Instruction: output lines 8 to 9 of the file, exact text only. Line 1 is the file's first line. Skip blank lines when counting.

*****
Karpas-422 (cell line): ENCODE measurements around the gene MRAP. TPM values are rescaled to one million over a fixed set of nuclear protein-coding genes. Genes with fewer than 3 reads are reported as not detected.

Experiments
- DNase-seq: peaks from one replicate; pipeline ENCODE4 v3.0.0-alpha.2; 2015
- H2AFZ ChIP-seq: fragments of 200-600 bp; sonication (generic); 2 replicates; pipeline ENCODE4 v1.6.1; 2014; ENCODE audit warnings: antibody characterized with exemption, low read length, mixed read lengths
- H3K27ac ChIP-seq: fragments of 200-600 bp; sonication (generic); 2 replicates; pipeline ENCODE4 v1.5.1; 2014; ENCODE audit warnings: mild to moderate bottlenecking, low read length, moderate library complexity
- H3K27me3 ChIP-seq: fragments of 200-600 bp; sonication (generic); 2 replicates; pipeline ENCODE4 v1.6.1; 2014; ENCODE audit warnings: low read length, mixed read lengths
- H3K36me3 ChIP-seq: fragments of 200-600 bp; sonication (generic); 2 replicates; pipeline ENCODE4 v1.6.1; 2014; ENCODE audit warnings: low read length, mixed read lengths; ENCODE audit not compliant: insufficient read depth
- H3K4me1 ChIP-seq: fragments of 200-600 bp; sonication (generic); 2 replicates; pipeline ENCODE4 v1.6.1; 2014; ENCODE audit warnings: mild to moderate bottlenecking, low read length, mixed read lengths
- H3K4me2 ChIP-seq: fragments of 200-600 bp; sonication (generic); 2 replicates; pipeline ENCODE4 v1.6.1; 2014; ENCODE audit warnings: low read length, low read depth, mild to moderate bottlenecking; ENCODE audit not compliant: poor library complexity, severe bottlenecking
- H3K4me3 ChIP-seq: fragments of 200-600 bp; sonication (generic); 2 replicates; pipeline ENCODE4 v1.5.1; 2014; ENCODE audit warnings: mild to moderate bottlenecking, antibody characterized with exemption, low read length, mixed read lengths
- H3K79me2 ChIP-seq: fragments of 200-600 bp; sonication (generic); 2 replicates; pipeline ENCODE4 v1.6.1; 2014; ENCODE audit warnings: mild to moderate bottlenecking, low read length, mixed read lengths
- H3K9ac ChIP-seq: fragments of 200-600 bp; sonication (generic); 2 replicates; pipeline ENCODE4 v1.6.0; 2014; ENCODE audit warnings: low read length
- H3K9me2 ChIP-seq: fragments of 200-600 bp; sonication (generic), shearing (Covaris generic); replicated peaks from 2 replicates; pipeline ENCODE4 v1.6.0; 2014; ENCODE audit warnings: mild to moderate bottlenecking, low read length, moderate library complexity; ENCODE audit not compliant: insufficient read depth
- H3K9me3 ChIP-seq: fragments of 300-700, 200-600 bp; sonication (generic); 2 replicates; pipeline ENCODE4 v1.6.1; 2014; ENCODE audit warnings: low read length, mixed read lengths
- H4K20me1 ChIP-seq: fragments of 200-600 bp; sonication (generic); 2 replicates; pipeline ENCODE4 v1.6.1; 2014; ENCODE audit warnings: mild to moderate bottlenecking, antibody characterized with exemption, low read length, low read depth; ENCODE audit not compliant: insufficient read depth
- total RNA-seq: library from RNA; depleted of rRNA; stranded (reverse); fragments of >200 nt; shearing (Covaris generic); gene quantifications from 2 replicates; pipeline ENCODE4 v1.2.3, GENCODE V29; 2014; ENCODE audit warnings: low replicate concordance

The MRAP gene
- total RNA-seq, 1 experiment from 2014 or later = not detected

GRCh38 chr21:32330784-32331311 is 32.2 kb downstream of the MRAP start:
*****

- H3K4me1 ChIP-seq: fragments of 200-600 bp; sonication (generic); 2 replicates; pipeline ENCODE4 v1.6.1; 2014; ENCODE audit warnings: mild to moderate bottlenecking, low read length, mixed read lengths
- H3K4me2 ChIP-seq: fragments of 200-600 bp; sonication (generic); 2 replicates; pipeline ENCODE4 v1.6.1; 2014; ENCODE audit warnings: low read length, low read depth, mild to moderate bottlenecking; ENCODE audit not compliant: poor library complexity, severe bottlenecking